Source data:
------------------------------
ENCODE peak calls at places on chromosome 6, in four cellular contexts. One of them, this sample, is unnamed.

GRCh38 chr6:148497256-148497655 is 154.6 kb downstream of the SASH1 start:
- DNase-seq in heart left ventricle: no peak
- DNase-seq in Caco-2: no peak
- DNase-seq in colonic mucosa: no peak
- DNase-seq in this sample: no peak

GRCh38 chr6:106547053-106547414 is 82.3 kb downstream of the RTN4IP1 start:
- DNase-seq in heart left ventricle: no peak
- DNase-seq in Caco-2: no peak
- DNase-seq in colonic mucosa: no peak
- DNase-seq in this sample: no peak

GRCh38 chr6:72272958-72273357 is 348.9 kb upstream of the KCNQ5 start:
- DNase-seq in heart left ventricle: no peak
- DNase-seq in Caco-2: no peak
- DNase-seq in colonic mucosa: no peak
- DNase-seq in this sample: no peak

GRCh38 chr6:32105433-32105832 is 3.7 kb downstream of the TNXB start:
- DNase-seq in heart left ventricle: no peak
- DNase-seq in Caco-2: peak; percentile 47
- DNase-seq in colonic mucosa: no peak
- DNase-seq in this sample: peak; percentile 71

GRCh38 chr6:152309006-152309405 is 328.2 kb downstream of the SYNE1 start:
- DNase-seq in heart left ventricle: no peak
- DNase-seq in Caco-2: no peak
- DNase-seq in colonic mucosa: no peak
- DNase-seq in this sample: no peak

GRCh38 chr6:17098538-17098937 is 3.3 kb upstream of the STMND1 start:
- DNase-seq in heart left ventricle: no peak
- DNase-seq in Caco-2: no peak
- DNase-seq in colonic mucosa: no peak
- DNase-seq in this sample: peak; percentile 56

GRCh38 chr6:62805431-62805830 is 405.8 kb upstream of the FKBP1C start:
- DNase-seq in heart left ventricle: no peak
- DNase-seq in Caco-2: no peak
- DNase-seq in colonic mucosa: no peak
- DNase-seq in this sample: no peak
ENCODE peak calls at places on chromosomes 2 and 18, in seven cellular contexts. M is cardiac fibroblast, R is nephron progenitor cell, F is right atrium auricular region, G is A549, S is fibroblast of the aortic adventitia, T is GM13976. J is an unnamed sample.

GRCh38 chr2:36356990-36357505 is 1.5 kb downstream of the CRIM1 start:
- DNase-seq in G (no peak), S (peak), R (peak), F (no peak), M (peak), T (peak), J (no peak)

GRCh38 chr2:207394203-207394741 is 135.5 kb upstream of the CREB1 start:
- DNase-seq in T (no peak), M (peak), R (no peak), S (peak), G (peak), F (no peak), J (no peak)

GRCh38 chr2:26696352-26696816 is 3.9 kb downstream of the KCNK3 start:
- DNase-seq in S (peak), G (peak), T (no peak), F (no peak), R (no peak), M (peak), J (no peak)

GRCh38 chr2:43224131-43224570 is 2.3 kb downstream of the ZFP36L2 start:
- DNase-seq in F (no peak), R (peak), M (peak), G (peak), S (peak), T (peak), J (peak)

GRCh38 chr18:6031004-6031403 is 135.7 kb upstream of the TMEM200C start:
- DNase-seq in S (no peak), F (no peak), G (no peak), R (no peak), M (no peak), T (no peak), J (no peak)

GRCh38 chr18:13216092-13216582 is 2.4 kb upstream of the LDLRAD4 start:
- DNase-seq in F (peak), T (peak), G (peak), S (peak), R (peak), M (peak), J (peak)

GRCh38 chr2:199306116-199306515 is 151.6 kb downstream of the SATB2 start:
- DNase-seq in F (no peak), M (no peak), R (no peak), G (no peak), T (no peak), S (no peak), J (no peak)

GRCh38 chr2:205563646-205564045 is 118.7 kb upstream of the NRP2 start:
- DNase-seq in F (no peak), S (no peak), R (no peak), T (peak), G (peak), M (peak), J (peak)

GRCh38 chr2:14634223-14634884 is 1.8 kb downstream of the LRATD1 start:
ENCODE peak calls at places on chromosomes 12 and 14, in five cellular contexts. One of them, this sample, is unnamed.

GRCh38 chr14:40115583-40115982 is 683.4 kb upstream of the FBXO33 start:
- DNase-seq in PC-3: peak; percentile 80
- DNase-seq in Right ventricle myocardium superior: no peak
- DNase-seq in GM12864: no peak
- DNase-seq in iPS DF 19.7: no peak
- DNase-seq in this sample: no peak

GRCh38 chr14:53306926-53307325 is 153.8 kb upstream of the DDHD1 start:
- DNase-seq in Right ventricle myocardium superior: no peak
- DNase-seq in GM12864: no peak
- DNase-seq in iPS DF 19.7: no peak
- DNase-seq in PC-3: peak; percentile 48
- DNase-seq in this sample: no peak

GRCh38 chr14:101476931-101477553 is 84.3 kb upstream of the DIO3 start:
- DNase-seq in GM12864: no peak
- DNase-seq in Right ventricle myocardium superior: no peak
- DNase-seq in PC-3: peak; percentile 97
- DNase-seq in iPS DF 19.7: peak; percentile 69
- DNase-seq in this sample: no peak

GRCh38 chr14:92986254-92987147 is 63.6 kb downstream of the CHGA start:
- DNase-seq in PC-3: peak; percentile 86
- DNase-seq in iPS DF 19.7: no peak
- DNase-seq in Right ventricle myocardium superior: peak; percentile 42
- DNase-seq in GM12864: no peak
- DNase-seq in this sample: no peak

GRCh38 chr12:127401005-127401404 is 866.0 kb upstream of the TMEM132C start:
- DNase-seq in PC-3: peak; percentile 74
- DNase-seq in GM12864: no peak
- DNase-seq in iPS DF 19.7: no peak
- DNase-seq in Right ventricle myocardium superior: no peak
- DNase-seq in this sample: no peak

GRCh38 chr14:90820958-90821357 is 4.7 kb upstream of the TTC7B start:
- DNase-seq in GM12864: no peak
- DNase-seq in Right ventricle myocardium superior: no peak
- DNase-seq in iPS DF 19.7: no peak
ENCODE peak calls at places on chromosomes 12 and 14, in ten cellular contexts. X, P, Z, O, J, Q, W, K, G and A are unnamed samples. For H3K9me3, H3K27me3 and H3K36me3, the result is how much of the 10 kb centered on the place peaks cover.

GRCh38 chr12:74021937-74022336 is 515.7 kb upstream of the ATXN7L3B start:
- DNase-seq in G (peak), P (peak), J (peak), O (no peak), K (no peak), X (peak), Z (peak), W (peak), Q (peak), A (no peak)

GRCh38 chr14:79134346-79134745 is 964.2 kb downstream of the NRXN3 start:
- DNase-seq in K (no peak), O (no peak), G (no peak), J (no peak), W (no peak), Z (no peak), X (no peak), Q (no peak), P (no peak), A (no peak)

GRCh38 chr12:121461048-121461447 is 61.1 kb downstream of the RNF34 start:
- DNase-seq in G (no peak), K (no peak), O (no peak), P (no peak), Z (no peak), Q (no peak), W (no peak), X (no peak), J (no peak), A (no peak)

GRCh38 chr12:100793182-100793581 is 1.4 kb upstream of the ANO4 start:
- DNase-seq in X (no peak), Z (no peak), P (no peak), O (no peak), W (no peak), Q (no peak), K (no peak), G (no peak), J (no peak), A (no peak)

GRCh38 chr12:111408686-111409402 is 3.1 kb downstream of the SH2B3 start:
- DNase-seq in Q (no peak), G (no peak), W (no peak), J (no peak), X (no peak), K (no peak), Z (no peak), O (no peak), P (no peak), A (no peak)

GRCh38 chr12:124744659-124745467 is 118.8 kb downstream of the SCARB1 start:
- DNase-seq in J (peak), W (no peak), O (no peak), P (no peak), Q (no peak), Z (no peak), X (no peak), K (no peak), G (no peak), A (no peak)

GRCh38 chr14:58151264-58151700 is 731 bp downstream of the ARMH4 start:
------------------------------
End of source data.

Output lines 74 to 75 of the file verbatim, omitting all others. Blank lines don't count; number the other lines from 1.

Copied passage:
GRCh38 chr14:92986254-92987147 is 63.6 kb downstream of the CHGA start:
- DNase-seq in PC-3: peak; percentile 86